Sales & Marketing
Customer data is gold – but how can companies handle it responsibly?
3 min read
30 January 2014
I am all for online shopping, however recent cases of leaking documents, and even worse, leaking consumer data got me thinking. Who exactly do I share my personal information with?
On one hand I realise that sharing personal information allows the company to tailor content specifically for me which can create a superior shopping experience. But what else is the company doing with my personal information?
Take a look at this graph from EContent Magazine that asks why US Facebook users have not ‘liked’ a company. Granted, it’s from 2011 but I don’t think things have changed much in this area. In fact, if anything, users are more concerned about privacy issues online than they ever have been. The second most popular answer – Don’t want to give any companies access to my profile information – really hits home to me.
In this context it’s important for marketing executives to realise two things when considering what to do with customer data.
First, customer data is gold and it must be used in an intelligent way.
Simply sending raw customer data to your customer service department isn’t enough. Marketing leaders must establish a feedback loop that shares information with each department where appropriate. By segmenting and analysing customer feedback, the customer experience pool becomes a much more powerful tool benefiting the customer and the company.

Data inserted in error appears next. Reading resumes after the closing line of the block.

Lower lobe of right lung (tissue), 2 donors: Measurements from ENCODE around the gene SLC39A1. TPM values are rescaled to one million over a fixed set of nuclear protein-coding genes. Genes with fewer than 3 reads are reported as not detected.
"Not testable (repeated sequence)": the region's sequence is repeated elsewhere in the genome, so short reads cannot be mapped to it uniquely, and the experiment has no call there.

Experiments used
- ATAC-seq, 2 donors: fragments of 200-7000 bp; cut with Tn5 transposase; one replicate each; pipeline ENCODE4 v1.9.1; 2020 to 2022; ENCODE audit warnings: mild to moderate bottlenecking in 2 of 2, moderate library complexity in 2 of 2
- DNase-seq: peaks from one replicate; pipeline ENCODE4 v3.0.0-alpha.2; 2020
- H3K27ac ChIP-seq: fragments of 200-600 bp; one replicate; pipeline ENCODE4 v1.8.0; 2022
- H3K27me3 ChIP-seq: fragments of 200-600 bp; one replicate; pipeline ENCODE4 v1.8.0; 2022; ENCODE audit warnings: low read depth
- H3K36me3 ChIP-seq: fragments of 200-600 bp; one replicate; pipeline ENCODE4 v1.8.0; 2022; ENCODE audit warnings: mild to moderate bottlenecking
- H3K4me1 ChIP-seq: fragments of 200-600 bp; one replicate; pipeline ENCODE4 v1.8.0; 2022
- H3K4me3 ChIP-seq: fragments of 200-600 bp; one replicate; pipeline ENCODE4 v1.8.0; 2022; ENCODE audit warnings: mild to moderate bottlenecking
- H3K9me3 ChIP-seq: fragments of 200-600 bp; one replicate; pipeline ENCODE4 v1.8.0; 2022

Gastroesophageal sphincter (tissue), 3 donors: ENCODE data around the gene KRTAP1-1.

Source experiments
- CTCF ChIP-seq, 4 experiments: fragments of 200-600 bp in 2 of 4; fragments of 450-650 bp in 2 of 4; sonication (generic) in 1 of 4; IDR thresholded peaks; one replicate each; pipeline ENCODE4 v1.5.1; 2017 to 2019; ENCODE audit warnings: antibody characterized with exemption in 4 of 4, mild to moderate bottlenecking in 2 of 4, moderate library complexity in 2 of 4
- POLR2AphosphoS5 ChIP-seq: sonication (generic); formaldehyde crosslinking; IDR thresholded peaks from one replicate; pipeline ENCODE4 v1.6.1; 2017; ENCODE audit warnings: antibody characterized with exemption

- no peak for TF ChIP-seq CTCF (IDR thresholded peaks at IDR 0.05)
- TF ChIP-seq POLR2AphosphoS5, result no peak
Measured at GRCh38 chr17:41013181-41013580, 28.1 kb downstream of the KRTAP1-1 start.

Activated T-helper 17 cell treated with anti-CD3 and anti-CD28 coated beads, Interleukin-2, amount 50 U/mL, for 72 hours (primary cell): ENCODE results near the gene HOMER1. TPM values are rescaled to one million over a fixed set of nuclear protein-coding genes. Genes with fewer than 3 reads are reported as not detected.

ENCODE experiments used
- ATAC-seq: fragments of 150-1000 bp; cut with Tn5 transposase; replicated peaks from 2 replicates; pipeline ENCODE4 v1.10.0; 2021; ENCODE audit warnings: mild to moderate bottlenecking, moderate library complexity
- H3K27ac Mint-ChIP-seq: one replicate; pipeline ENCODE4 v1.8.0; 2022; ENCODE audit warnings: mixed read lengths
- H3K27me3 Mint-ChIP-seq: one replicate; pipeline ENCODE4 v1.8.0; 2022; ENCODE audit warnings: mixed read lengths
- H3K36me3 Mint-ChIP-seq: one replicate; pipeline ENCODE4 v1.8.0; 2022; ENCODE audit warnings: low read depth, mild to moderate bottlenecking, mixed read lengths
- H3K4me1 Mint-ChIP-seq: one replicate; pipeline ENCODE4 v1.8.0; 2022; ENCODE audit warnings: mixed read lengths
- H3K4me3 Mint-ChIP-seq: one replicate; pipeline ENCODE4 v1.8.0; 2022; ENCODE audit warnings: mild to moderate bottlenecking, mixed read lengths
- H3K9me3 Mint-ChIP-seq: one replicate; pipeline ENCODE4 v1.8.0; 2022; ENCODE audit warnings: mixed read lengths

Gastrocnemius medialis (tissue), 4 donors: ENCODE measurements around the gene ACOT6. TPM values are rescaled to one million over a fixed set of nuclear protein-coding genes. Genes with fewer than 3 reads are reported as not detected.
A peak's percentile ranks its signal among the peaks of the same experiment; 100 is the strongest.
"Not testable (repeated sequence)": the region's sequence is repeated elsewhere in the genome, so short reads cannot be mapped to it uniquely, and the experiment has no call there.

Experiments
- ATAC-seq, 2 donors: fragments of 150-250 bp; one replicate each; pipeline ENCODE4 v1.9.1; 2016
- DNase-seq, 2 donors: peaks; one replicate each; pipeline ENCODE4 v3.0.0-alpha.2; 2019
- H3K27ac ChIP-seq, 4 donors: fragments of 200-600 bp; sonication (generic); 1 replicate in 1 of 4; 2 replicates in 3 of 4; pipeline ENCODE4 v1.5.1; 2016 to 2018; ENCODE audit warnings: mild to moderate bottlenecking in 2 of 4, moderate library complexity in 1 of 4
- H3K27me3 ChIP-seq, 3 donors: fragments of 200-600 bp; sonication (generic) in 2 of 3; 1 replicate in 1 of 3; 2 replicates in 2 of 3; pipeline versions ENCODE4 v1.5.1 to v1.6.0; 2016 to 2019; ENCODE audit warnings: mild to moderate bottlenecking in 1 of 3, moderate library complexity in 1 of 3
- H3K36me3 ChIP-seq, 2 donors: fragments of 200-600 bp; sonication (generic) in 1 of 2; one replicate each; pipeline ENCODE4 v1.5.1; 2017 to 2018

Second, after multiple government (GCHQ) and corporate scandals (Enron), transparency has gone past being a buzzword. It’s something vendors must take a serious and transparent stance on.
To alleviate concerns about sharing customer data, companies must be open and honest about how they obtain data and, more importantly, who can view and use that data. It may sound simple but it is too often overlooked. When implementing a customer feedback loop, marketing executives should be sure that customers have the opportunity to easily opt out of sharing their data and that all of the information is treated securely and not shared with any outside sources unless agreed on by the customer.
Aside from the clear fact that transparency on personal data is a moral duty, it’s just good business sense too. If companies can (re)build trust with customers they will develop stronger and more profitable relationships. Customers are likely to feel comfortable allowing a certain amount of flexibility with their data if they feel they are getting good value back.
Ensuring that user data is handled responsibly by implementing the right processes and demonstrating transparency towards customers should be a priority for any company. Do you agree? Let us know in the comments below.
Tim Jenkins is UK director of e-Spirit.